At age 19 Chris Burkard began his professional career in photography. 5 years in, he has garnered international acclaim for his unique perspective on the surf world. Chris is a staff photographer for Surfer Magazine and lives on the central coast of California with his wife. Lonelyleap sought to capture a glimpse of the inspiration that drives his work.
The Haiku Stairs were built in 1943 as a way to access an ultra low-frequency naval radio antenna that was being built above the Haʻikū Valley. Originally made out of wooden ladders spiked into the hillside, the stairs were later replaced by sections of metal steps and ramps. In 1987 the Navel station closed and with it went public access to the stairs. Even after spending $875,000 to restore them in 2003, the City Council still prevents public access due to liability concerns. However, this has done little to prevent intrepid hikers from making the climb. Apparently if you get to the trail head before the security guard shows up at 7am, you’re in the clear.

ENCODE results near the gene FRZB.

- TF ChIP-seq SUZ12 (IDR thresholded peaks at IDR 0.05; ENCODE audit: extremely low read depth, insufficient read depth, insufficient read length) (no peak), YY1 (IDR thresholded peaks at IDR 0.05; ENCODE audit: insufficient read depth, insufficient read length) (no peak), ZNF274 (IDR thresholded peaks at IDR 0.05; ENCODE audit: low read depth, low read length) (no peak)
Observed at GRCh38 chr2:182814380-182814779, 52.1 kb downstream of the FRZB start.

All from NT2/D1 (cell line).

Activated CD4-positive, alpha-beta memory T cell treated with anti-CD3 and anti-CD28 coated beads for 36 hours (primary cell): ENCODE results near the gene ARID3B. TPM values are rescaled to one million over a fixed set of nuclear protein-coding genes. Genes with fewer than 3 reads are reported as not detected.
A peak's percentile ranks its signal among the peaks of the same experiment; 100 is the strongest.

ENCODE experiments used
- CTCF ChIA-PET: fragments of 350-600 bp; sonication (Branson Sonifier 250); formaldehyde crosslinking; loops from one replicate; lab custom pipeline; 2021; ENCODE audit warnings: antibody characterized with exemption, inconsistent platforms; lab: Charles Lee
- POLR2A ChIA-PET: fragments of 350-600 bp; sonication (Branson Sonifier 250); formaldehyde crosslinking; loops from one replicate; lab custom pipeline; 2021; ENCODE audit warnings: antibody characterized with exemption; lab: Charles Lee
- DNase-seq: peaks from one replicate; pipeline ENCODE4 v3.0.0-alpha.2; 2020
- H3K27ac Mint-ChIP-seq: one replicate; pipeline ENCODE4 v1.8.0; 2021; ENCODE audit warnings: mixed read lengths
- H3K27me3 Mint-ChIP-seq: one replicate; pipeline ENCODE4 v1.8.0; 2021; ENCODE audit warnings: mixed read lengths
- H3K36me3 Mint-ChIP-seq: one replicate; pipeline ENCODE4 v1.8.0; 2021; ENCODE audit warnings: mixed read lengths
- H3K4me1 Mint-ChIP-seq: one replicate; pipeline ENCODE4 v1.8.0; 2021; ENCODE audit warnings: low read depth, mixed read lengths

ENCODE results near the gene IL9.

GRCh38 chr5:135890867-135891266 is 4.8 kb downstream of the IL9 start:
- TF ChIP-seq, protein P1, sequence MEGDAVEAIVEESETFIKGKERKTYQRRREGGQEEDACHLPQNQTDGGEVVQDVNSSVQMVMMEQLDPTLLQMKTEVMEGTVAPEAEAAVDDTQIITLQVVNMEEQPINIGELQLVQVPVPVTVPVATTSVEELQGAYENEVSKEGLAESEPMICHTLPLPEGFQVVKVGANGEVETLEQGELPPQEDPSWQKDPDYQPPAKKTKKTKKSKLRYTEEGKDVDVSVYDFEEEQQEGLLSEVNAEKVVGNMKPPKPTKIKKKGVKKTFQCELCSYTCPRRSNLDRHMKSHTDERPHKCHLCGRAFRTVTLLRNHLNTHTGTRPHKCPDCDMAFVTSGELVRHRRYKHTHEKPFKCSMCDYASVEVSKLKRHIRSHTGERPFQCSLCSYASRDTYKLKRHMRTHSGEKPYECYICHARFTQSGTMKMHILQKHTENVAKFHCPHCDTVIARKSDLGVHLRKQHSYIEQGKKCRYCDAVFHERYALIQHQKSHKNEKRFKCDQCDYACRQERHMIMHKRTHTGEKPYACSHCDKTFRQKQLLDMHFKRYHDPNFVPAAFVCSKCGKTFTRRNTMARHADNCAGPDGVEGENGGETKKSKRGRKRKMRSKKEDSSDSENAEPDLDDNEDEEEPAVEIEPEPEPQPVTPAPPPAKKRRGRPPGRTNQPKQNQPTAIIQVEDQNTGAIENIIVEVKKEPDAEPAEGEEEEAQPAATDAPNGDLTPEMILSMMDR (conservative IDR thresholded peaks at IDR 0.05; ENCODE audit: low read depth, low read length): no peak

High Line Park in NYC opens second section between West 20th and 30th. Built on an abandoned freight rail line, the public park is a ribbon of green elevated 30 feet above the city streets, giving visitors a unique way to experience the urban cityscape. http://www.thehighline.org/
We had now reached the final day of our four day journey. Day One was a blast, Day Two broke us in, and Day Three really put us to the test. It was now time to mount up for the last time and speed back out over the desert, back to the real world. But before we did we were going to have a little fun first.
The first stop was to an abandoned gold mining settlement just up the path from Base Camp Alpha. The settlement was founded in the early 1900′s and was active up until the mid 1950′s when it was suddenly abandoned. Remarkably, much of the town has been left completely untouched. Books still on the desks in the school house, glasses still on the bar in the saloon. It was like walking into a time-capsule.